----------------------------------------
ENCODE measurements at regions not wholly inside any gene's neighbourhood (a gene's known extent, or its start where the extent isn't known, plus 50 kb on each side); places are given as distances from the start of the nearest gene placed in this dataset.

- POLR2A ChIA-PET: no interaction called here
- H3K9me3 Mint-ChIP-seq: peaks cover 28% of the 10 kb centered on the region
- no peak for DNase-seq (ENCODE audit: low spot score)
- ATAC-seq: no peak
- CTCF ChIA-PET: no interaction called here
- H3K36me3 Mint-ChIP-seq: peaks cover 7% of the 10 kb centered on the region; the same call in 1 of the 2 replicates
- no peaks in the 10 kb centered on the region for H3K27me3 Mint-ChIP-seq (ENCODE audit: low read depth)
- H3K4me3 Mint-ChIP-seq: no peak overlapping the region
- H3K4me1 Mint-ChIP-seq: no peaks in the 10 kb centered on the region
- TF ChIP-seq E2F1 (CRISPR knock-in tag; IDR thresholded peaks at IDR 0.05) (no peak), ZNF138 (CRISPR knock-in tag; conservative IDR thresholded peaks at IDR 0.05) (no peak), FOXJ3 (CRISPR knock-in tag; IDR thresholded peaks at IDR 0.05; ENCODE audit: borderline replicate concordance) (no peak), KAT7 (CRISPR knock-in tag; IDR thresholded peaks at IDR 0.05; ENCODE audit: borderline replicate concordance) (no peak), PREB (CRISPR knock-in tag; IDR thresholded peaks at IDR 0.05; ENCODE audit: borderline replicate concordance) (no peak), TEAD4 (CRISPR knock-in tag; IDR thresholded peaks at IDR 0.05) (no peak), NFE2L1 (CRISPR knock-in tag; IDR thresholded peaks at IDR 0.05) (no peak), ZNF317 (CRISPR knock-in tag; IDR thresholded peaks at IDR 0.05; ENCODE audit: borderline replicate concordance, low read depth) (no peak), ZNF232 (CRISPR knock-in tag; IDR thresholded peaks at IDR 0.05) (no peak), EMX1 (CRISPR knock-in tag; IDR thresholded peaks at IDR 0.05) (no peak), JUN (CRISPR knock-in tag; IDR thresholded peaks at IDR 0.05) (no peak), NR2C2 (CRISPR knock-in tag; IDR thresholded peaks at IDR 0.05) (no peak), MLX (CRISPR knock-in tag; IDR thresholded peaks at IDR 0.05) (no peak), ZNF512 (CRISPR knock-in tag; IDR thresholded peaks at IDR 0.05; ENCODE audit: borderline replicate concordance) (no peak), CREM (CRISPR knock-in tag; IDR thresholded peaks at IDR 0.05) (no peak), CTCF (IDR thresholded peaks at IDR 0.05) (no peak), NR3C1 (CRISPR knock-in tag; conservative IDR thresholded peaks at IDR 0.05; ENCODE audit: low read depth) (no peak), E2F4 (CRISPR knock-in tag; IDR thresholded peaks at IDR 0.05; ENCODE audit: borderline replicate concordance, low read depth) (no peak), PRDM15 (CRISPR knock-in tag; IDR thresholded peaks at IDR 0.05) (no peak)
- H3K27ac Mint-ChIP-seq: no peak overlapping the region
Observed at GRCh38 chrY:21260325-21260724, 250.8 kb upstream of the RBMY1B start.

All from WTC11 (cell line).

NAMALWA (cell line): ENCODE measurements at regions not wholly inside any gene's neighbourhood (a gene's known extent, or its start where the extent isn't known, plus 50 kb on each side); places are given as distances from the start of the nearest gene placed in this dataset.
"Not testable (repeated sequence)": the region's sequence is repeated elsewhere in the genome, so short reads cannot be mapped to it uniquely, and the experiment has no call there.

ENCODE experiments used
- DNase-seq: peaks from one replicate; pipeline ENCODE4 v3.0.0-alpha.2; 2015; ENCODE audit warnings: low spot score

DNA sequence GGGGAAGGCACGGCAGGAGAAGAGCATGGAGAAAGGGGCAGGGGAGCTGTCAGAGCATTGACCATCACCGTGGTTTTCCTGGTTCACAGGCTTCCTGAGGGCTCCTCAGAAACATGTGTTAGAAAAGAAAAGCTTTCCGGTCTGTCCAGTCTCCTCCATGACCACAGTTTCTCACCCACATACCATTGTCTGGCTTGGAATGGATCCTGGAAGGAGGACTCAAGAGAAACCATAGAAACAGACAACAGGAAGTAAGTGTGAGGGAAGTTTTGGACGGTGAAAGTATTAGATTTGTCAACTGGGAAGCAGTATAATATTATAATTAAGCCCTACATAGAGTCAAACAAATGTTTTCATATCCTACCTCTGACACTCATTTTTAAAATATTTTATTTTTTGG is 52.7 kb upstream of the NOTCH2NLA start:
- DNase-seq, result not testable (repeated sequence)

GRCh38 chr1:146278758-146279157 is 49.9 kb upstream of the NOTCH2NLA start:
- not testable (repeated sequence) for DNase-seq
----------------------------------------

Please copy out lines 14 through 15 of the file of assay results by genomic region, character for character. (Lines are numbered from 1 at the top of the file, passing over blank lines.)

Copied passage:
All from WTC11 (cell line).

NAMALWA (cell line): ENCODE measurements at regions not wholly inside any gene's neighbourhood (a gene's known extent, or its start where the extent isn't known, plus 50 kb on each side); places are given as distances from the start of the nearest gene placed in this dataset.